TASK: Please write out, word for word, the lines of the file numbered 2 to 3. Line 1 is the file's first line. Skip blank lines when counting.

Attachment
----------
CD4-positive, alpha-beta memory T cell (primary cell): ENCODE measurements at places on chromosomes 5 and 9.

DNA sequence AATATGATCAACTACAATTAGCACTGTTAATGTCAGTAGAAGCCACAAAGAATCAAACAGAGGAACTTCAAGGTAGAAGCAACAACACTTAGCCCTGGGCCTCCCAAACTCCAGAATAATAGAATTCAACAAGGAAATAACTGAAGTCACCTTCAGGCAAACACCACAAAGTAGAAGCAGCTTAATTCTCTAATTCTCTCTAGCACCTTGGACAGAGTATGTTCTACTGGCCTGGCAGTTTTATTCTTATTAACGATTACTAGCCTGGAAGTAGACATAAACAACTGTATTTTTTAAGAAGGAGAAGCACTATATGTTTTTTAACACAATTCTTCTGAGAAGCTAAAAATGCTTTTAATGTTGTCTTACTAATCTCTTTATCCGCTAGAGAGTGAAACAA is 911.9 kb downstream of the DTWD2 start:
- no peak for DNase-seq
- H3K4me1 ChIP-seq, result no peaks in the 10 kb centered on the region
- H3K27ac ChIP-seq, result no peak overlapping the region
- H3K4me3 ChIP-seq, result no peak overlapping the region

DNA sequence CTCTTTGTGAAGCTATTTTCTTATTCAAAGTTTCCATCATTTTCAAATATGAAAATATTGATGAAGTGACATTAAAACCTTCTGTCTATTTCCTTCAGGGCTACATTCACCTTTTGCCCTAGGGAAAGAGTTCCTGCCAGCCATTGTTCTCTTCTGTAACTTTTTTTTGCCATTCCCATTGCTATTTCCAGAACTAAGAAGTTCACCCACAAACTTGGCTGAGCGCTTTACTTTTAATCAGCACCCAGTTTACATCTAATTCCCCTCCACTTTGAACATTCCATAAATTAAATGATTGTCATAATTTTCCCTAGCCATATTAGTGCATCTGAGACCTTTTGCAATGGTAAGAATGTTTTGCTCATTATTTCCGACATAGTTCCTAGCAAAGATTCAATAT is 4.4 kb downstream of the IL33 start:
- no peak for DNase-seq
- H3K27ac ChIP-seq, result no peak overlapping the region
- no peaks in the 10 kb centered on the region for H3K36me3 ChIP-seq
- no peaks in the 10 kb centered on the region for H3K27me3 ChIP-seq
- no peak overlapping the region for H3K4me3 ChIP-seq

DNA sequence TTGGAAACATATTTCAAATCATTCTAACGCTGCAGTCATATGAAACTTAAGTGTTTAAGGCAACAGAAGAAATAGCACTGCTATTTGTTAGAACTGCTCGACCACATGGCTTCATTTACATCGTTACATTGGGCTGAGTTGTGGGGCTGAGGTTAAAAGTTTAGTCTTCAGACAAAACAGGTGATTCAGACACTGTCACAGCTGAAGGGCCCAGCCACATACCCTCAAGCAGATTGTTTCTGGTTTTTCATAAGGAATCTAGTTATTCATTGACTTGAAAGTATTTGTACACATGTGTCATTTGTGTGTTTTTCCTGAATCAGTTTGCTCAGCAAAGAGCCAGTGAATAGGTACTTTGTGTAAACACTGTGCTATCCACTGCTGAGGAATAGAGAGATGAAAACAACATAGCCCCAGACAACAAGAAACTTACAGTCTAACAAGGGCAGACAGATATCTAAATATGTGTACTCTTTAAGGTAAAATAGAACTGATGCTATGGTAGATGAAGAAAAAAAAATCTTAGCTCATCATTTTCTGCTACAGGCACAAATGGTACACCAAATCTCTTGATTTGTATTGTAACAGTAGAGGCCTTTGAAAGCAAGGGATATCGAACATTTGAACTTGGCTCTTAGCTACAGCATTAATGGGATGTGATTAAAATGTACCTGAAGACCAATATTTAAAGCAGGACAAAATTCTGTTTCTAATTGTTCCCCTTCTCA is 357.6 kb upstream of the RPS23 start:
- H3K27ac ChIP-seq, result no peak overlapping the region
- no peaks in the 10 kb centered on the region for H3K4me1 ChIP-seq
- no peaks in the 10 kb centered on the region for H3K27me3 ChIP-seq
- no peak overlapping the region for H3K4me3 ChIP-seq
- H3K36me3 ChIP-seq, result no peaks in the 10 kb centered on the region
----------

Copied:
DNA sequence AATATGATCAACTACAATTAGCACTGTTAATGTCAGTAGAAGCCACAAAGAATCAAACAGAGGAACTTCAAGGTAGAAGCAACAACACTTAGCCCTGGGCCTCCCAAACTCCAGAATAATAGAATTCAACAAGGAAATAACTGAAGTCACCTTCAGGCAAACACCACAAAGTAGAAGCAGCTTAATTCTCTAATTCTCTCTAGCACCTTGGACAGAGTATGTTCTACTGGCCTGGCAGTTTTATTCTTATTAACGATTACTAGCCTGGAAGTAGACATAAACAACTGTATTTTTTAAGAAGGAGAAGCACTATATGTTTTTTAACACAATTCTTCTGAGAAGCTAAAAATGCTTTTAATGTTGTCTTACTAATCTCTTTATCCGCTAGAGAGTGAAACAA is 911.9 kb downstream of the DTWD2 start:
- no peak for DNase-seq